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Are States Opting for Turnaround Partners With a Track Record of Success?

By Alyson Klein — April 08, 2015 3 min read
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States have clamored for more flexibility in using their School Improvement Grant money. And last year, Congress answered their call by proposing additional strategies for turning around the lowest-performing schools that go beyond the interventions cooked up by the U.S. Department of Education, which are widely considered too prescriptive.

Specifically, Congress said states could propose their own turnaround models to the department for approval. Or they could partner with an organization with a hefty amount of evidence to back up their approach.

To make life easier for states that want to try that second option, the feds even developed a list of approved turnaround partners that meet the stringent evidence threshold. States could also just choose to use one of the approved, evidence-based strategies as their “homegrown” option—and if they did, their turnaround plan would esssentially be pre-approved.

There are just four organizations on that pre-approved partner list, for now: Success for All, The Institute for Student Achievement, Positive Action, and Small Schools of Choice. (View them here.)

So, with SIG applications due on April 15, just over a week from now, are phones at those organizations ringing off the hook, with tons of interest from states and districts eager to partner on fixing low-performing schools?

Not so much, says Bob Slavin, the executive director of Success for All.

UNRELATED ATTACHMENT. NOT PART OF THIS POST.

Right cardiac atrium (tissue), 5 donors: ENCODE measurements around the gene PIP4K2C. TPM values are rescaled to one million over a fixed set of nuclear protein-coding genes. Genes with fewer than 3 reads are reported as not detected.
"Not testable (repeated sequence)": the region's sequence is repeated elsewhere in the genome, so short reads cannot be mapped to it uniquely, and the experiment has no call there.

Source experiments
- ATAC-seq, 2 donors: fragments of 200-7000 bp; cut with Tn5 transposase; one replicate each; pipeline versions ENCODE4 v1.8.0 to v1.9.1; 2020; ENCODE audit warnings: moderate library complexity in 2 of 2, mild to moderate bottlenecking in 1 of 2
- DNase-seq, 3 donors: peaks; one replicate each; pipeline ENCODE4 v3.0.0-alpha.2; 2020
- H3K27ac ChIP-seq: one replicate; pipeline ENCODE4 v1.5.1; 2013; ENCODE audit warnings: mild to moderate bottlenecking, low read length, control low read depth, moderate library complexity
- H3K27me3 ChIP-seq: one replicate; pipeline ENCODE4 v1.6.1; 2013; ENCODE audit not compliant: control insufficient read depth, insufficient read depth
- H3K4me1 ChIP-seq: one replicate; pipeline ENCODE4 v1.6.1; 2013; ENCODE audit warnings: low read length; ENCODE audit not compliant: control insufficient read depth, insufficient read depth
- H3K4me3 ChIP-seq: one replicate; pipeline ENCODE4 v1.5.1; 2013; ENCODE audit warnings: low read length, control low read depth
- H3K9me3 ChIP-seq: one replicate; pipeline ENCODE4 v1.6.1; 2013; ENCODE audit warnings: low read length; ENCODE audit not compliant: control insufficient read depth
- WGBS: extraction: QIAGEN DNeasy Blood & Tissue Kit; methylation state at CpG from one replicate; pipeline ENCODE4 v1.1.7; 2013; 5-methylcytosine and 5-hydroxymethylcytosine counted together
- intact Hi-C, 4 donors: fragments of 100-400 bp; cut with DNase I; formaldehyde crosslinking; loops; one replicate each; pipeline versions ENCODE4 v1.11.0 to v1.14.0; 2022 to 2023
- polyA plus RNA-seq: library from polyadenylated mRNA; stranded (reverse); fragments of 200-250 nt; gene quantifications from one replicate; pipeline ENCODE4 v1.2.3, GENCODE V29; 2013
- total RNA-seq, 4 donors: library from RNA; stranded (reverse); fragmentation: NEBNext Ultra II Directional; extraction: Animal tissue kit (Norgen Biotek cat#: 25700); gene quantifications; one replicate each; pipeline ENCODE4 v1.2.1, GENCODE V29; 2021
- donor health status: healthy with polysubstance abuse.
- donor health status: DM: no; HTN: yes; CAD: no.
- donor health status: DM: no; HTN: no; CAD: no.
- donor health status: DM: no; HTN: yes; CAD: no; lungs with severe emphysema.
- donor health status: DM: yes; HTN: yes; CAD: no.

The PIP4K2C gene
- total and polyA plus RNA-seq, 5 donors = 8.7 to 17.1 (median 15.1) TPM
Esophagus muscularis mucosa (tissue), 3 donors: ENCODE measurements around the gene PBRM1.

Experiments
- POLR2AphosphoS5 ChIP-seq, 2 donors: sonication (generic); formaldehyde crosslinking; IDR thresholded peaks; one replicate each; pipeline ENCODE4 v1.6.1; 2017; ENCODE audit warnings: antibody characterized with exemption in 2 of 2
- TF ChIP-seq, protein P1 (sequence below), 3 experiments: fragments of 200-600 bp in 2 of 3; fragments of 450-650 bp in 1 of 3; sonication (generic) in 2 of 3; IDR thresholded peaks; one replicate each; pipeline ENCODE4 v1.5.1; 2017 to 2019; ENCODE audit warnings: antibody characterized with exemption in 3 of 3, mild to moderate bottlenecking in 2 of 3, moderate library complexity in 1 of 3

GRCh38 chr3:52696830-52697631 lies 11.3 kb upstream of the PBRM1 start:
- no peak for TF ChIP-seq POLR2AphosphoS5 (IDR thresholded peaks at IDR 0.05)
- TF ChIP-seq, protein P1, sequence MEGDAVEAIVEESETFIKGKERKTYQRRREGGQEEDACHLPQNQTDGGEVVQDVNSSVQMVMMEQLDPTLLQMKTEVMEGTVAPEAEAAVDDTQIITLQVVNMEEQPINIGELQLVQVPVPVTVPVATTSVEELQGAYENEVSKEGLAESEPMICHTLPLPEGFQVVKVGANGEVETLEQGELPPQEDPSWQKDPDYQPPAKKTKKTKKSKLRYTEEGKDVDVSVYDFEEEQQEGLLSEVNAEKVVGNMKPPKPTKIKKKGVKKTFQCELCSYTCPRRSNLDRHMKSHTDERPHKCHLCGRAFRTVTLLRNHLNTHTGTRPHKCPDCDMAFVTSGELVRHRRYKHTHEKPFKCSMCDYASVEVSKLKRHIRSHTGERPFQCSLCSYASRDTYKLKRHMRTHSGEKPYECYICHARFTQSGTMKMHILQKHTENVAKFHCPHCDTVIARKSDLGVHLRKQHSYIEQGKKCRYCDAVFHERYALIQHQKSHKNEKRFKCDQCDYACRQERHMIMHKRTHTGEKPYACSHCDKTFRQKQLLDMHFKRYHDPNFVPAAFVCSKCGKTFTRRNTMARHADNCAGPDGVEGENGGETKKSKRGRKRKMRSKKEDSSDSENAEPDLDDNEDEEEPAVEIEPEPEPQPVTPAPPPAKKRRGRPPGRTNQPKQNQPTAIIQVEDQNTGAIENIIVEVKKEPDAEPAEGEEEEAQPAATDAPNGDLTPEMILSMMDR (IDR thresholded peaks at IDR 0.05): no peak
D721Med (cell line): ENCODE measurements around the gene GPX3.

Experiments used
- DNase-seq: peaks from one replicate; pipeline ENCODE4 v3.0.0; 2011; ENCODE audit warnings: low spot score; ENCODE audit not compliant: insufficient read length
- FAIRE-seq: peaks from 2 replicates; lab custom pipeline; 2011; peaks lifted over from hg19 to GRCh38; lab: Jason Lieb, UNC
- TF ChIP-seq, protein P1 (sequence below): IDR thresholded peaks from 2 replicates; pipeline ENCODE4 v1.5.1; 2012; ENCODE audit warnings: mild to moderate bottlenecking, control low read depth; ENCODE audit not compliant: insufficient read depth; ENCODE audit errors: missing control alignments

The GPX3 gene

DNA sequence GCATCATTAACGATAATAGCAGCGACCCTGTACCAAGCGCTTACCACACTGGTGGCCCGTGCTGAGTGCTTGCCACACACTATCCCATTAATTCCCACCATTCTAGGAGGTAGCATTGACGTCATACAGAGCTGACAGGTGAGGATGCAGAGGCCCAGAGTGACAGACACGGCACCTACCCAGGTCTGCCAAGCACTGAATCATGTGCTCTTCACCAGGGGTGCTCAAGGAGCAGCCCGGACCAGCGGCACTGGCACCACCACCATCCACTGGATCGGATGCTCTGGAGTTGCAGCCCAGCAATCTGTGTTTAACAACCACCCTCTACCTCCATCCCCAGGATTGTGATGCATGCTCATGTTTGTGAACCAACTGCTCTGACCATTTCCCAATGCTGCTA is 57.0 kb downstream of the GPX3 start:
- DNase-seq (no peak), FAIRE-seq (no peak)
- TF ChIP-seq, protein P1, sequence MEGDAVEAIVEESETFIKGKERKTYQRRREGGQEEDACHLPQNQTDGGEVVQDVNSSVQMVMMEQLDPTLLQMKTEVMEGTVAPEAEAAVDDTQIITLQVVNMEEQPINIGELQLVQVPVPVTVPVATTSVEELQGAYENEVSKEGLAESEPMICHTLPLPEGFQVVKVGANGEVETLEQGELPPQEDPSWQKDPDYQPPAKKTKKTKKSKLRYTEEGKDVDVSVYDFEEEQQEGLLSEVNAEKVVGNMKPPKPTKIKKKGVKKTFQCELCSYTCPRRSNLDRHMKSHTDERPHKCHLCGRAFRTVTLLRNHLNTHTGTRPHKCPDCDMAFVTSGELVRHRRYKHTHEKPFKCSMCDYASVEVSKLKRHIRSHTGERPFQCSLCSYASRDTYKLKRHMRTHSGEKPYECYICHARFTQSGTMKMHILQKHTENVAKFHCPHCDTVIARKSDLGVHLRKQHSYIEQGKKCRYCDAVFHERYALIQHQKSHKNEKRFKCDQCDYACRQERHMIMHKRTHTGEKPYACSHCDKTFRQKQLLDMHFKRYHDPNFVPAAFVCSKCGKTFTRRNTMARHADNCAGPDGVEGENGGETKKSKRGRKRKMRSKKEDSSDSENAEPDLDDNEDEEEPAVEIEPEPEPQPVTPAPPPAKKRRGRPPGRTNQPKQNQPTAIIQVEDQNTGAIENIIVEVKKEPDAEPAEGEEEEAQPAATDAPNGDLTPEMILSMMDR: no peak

“We haven’t heard from a single state,” he said. “Which I find disturbing. ... We’re not hearing any excitement about this new evidence-based model. The feds are not making a big deal about it. I haven’t heard of a state making a big deal about it.”

That surprises him, he said, because states were really unhappy about many aspects of the department’s original SIG models, which required steps like getting rid of a school’s principal, firing half the staff, or extending the school day.

Those sorts of changes aren’t central to the evidence-based models. Plus, unlike the original SIG program, which has posted mixed results on moving the needle on student achievement, the evidence-based models all had to have a strong track of success.

And it’s not as if Success for All hasn’t tried to gin up interest. The organization put out an email blast to state education agencies when it was selected. And it even participated in a webinar on the changes to SIG, organized by the Council of Chief State School Officers. So far, no luck.

Meanwhile, the Positive Action network, based in Boise, Idaho, one of the other models that got the federal seal of approval for having a strong evidence base, hasn’t gotten a ton of queries from states, either.

So what’s going on here? It could be that states are interested in the new evidence model, but are waiting until their application is in before picking a partner. That’s what Alex Allred, the vice-president of Positive Action, expects, and Slavin also mentioned it as a possiblity.

“We think the states are probably just scratching their heads at this moment” about which direction to go, Allred said. “I think interest will rise in the next couple of months.”

Or it could be that the timeline for the new SIG regulations, which weren’t finalized until February, didn’t give states much time to ponder their new turnaround options, particularly as they are working on applications to renew their No Child Left Behind Act waivers and, in many cases, putting in place new standards and tests.

Or it could be that states are more excited about the other new option provided by Congress—the chance to come up with their own turnaround models—or the one dreamed up by the department in its new regs, which involves an intensive focus on pre-kindergarten. It’s also possible that states aren’t as put off by the four old models as they maybe thought they were, or simply haven’t had the space to figure out what else might work well.

“I don’t know how realistic it is to think that everybody is going to turn on a dime and do something very different,” Slavin said.

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